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ValueAct Builds $1.2 Billion Stake In Citigroup

Citigroup Earnings Reflect Mobile Efforts

Activist investor ValueAct Capital Partners revealed that it’s built a roughly $1.2 billion stake in Citigroup.

According to The Wall Street Journal, ValueAct has built the position over the past four to five months, disclosing an $80 million stake in Citigroup as of the end of December. That amounts to about a 0.7 percent stake.

Citigroup has a market value of $175 billion and is the fourth-biggest U.S. bank by assets.

In a quarterly letter to its investors, ValueAct revealed some suggestions for the bank, such as increasing its plan to return cash to shareholders via buybacks and dividends from about $40 billion to $50 billion.

For its part, a spokesperson from Citigroup said the bank has “been having constructive conversations with ValueAct and welcome[s] them as investors.”

The investor letter also stated that Citi’s advantage is the “old-fashioned treasury management for global businesses” that positions it well in foreign exchange and debt underwriting for multinational clients.

That, according to ValueAct, makes the bank indispensable to clients while creating stable profits.

“We believe that in this era of banks, the winners and losers will be decided by strategic focus, customer-centric innovation, and capital allocation — as opposed to the product breadth, appetite for risk and investment in trading talent that defined competition in the pre-crisis era,” ValueAct wrote to its investors.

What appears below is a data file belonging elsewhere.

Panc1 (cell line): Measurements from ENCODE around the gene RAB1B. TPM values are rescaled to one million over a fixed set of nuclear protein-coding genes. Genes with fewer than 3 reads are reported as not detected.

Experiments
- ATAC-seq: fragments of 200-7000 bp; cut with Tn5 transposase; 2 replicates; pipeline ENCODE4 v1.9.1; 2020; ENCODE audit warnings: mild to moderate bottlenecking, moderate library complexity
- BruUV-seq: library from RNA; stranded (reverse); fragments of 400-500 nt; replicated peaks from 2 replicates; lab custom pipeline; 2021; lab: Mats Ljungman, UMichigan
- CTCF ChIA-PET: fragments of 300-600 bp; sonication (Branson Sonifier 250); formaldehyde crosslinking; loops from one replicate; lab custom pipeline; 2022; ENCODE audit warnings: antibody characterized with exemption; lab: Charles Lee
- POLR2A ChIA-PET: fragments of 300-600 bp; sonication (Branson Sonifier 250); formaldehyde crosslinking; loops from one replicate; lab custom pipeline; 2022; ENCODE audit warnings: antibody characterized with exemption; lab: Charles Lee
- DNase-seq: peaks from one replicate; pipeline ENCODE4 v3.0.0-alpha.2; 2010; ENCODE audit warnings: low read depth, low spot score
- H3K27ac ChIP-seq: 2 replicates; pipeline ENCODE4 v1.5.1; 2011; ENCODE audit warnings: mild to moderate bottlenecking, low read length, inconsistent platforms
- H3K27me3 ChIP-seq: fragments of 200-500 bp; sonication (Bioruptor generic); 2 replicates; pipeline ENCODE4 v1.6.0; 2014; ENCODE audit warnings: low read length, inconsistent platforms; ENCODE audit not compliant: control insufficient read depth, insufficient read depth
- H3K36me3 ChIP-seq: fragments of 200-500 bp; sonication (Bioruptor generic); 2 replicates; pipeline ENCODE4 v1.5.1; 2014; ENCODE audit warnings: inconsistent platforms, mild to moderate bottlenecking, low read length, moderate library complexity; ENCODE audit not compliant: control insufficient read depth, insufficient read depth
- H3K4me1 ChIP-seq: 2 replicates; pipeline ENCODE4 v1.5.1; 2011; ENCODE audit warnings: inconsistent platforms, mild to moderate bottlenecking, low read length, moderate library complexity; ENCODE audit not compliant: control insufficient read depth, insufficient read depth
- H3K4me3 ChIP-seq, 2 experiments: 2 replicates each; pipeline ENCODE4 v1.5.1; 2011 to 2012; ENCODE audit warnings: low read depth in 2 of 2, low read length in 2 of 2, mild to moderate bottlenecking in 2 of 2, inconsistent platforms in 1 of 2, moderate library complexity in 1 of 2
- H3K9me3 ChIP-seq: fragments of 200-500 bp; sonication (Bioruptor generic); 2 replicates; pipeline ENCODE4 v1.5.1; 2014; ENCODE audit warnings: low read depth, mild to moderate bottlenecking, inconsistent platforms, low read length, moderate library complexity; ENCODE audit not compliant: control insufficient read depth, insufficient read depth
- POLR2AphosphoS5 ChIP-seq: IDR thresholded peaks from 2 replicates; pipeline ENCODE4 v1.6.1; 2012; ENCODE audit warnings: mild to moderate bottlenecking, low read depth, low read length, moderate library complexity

While other activist investors publicly agitate for change, ValueAct considers itself a friendly counselor to management, even guiding technology companies — including Microsoft  and Adobe — through changing times.

With that in mind, ValueAct believes the financial industry is at a crossroads, much like the one the technology industry faced when the market started to shift from personal computers to cloud computing.

And Citi has been falling behind its competitors in recent years. While its shares have gained about 50 percent, including dividends, in the past five years,  JPMorgan Chase & Co. and Bank of America have both gained more than 150 percent.

In addition, Citi’s return on equity was 9.7 percent in the first quarter — an increase from 7.4 percent the previous year, but still behind the 13 percent average of its rivals.

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